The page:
Children with autism show improvements in behavior with yoga therapy
Research shows yoga therapy improves flexibility, social interaction, strength
MIAMI – Through the centuries, yoga has proven to be an important exercise for both mind and body. It is also becoming a promising form of therapy for children with autistic spectrum disorder.
Twice a week, Matthew Lopez meets with his yoga teacher, Maraike Harten. They stretch muscles, practice breathing techniques and work on postures.
"It's a fun way of learning relaxation skills, body awareness and self control without it being another therapy that they have to go through," said Harten.
The boy was diagnosed with autistic spectrum disorder when he was 4 years old.
"Having a child with autism is not easy. It presents a lot of challenges," said Cristina Lopez, Matthew's mother.
Lopez said yoga helps Matthew relax. She said it used to be a battle to keep her calm for more than a few minutes.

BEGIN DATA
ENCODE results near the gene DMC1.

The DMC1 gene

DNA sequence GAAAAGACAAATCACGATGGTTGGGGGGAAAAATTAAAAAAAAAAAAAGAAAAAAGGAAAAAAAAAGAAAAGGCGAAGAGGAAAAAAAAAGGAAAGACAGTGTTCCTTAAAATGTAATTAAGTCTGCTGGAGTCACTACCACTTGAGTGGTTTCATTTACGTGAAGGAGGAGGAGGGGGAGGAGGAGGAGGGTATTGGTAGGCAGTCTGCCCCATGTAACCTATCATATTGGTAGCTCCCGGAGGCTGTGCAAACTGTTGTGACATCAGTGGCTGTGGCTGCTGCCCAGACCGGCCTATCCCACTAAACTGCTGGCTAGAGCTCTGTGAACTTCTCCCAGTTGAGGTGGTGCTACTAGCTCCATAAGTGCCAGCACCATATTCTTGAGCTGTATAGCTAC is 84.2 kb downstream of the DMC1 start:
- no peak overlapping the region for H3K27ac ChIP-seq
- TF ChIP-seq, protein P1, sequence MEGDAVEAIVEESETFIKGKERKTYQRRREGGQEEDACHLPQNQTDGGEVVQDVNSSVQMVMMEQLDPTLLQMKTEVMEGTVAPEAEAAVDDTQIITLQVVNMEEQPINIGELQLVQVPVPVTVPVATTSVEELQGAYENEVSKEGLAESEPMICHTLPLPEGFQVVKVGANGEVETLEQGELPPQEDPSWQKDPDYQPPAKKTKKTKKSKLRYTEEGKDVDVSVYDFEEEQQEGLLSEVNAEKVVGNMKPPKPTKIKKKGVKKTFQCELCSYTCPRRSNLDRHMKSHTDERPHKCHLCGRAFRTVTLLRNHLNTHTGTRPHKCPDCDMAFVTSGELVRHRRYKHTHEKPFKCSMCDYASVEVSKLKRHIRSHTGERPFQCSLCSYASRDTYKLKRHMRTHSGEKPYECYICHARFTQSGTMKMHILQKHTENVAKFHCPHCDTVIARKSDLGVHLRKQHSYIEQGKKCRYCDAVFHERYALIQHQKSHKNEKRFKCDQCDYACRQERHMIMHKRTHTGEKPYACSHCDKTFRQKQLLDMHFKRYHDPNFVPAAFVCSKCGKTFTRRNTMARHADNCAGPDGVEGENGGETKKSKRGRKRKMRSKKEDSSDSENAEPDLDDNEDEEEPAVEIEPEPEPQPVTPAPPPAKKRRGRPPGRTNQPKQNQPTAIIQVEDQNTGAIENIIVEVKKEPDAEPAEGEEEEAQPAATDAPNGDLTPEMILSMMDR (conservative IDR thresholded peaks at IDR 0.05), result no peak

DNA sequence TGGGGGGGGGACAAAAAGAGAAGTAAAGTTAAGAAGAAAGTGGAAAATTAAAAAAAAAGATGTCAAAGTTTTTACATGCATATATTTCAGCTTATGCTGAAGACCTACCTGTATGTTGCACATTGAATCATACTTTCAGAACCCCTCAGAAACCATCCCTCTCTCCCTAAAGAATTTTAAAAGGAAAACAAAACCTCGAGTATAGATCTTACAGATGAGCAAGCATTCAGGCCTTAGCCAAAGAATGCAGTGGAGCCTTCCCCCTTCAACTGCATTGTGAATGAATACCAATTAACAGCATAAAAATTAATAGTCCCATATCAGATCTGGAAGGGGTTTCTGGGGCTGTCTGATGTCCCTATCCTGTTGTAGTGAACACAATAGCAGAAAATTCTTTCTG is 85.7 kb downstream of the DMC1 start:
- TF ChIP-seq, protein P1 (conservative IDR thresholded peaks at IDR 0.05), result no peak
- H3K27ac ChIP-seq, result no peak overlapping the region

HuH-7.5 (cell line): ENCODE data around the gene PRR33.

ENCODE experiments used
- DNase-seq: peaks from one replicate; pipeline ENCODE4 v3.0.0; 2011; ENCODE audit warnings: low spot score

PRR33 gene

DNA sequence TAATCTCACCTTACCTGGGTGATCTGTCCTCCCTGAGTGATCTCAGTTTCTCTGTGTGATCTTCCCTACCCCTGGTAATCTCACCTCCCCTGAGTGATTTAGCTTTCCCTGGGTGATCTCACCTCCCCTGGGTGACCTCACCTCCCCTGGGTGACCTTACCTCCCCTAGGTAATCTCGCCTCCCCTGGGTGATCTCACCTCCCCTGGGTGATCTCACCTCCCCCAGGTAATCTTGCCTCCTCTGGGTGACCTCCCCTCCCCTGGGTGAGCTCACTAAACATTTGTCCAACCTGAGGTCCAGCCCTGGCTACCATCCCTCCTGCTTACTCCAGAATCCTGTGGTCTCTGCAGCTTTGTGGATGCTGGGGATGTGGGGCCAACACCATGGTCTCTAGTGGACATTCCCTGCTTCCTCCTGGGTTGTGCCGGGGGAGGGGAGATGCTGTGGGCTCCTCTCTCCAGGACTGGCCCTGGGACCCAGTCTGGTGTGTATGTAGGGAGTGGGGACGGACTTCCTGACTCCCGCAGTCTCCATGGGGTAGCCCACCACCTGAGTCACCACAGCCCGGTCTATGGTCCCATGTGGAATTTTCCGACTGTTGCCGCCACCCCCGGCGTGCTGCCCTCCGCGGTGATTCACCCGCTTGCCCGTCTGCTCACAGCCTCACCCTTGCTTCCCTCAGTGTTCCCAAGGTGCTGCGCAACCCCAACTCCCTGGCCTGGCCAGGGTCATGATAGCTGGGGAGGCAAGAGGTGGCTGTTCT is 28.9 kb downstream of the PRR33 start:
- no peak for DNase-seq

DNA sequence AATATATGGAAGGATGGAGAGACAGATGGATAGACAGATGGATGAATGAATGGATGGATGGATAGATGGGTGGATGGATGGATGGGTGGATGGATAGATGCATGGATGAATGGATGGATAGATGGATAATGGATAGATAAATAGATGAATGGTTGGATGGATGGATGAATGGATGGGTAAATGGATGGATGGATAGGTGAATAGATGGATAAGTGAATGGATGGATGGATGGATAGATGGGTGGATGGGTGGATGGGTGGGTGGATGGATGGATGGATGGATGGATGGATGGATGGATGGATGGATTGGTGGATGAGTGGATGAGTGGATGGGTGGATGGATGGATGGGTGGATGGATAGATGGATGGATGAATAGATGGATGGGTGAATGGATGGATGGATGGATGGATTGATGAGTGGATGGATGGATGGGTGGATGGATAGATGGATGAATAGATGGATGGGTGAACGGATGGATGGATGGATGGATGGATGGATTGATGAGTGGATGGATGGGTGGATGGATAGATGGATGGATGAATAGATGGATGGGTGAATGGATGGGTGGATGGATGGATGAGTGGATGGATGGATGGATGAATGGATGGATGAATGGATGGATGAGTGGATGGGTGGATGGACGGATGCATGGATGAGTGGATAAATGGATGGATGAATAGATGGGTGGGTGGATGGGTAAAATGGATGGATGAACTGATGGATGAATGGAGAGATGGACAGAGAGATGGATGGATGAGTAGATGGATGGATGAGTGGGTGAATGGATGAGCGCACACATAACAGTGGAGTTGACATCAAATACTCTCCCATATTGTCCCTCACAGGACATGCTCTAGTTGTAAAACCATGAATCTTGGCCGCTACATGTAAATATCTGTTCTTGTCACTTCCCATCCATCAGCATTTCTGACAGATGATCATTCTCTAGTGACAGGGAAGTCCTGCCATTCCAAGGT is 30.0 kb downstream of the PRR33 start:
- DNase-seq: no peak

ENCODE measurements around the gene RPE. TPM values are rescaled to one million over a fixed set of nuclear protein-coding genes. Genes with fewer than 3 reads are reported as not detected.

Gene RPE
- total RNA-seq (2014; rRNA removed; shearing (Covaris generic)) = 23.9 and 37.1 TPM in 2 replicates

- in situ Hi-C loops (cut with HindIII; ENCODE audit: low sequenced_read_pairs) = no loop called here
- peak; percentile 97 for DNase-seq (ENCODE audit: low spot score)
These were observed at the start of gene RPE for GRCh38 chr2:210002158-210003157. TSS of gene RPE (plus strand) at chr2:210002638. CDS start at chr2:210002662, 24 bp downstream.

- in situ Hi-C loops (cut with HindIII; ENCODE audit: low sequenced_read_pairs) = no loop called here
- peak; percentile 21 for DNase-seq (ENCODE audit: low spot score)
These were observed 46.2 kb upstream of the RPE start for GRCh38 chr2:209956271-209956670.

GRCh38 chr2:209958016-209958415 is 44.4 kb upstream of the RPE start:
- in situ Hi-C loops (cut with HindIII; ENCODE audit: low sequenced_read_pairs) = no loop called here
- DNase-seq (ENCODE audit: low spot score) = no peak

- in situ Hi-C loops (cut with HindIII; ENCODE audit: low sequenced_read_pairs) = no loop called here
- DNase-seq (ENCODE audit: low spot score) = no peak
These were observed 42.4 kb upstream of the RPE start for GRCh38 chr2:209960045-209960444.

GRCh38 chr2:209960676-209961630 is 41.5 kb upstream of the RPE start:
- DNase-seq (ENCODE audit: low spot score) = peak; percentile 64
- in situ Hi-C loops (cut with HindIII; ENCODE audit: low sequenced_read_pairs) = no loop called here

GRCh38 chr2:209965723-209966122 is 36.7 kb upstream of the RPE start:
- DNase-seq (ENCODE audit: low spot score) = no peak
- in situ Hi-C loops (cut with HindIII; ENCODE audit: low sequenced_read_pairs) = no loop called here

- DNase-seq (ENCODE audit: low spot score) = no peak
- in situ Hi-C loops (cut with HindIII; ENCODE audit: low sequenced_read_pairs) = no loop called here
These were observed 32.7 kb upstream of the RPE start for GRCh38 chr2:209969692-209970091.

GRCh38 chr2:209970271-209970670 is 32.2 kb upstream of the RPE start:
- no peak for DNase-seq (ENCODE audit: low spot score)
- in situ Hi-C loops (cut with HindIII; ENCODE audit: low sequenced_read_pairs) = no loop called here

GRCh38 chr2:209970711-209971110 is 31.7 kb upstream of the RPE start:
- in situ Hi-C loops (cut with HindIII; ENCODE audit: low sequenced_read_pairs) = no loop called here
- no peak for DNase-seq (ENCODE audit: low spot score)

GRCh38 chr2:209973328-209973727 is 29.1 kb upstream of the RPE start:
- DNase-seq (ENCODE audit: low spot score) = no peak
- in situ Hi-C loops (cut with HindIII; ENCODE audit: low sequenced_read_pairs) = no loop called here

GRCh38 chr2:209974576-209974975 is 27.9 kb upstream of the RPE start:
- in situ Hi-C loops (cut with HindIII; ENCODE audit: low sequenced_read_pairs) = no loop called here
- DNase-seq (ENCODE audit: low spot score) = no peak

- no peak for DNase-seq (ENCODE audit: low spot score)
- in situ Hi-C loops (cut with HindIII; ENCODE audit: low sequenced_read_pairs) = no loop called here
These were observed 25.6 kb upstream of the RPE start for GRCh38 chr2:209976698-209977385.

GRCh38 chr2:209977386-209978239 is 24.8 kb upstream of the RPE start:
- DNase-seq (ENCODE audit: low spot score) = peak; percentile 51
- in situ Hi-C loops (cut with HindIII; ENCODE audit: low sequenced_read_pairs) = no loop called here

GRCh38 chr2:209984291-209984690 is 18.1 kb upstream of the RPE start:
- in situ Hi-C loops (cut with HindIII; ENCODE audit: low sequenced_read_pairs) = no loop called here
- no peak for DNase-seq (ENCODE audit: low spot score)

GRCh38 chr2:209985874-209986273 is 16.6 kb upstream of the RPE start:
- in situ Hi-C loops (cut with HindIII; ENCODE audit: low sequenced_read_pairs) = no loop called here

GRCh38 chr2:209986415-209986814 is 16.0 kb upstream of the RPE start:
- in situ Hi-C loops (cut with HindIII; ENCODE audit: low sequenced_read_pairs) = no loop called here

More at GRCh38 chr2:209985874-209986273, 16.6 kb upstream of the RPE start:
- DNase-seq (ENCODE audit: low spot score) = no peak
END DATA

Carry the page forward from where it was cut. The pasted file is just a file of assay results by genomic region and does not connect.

"The breathing techniques and the poses that he learns calm him down and makes life more enjoyable for him," added Lopez.
Other children are also benefiting from yoga therapy. Author and yoga guru Louise Goldberg has worked with children with autism for the last 10 years at Miami Children's Hospital's Dan Marino Center.
"Yoga is very different from other therapies," she said. "There are lots of opportunities for play. It helps kids get stronger and more flexible. It also improves their balance and creates social interaction."
Goldberg has a published a book called, "Yoga Therapy for Children With Autism and Special Needs." In her book, she explains why yoga therapy is effective and provides classroom techniques.
Lopez, who discovered yoga therapy through a friend, said doctors told her Matthew would never be able to speak. However, Matthew has learned to form words and to communicate verbally with others.
"You learn to appreciate the little things and you also learn to appreciate progress, not perfection," she said.
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